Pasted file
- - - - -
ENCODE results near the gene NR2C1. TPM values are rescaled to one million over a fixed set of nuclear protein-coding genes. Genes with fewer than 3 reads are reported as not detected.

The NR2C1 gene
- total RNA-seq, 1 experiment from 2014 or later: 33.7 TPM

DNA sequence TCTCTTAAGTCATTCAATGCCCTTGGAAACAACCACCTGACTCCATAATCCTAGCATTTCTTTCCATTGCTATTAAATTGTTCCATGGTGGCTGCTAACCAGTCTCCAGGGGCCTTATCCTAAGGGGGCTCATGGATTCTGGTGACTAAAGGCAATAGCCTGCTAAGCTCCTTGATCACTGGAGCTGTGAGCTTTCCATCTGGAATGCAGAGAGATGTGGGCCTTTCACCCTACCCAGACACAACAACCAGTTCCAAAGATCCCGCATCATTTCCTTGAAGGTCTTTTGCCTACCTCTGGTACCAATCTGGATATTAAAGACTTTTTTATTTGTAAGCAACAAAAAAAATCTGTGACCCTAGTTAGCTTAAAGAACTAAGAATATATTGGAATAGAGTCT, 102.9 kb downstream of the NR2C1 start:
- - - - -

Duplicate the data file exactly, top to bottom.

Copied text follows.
ENCODE results near the gene NR2C1. TPM values are rescaled to one million over a fixed set of nuclear protein-coding genes. Genes with fewer than 3 reads are reported as not detected.

The NR2C1 gene
- total RNA-seq, 1 experiment from 2014 or later: 33.7 TPM

DNA sequence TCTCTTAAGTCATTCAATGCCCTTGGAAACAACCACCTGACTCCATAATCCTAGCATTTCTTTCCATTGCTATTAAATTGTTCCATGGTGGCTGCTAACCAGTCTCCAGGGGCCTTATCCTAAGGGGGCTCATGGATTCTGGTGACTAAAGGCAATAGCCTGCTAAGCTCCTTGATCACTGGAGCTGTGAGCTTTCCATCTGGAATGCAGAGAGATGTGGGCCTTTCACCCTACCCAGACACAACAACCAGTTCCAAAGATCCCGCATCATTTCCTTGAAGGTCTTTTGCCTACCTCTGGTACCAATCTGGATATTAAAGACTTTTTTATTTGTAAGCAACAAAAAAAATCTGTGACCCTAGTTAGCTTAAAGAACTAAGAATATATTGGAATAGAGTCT, 102.9 kb downstream of the NR2C1 start: